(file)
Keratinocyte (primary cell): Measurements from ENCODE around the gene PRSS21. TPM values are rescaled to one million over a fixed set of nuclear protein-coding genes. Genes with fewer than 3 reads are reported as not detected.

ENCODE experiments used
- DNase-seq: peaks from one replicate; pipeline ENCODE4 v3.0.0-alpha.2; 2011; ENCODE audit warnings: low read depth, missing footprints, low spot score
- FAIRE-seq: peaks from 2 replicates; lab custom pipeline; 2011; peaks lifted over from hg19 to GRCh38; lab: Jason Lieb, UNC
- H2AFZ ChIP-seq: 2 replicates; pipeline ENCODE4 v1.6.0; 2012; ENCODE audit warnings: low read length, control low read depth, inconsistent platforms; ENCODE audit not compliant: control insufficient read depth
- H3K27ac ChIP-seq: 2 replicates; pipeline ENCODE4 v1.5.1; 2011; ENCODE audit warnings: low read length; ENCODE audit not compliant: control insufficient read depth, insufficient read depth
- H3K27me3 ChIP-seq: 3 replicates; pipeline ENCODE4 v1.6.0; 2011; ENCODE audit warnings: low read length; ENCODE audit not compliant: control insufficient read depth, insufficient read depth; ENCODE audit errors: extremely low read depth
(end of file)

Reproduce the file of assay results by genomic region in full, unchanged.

Keratinocyte (primary cell): Measurements from ENCODE around the gene PRSS21. TPM values are rescaled to one million over a fixed set of nuclear protein-coding genes. Genes with fewer than 3 reads are reported as not detected.

ENCODE experiments used
- DNase-seq: peaks from one replicate; pipeline ENCODE4 v3.0.0-alpha.2; 2011; ENCODE audit warnings: low read depth, missing footprints, low spot score
- FAIRE-seq: peaks from 2 replicates; lab custom pipeline; 2011; peaks lifted over from hg19 to GRCh38; lab: Jason Lieb, UNC
- H2AFZ ChIP-seq: 2 replicates; pipeline ENCODE4 v1.6.0; 2012; ENCODE audit warnings: low read length, control low read depth, inconsistent platforms; ENCODE audit not compliant: control insufficient read depth
- H3K27ac ChIP-seq: 2 replicates; pipeline ENCODE4 v1.5.1; 2011; ENCODE audit warnings: low read length; ENCODE audit not compliant: control insufficient read depth, insufficient read depth
- H3K27me3 ChIP-seq: 3 replicates; pipeline ENCODE4 v1.6.0; 2011; ENCODE audit warnings: low read length; ENCODE audit not compliant: control insufficient read depth, insufficient read depth; ENCODE audit errors: extremely low read depth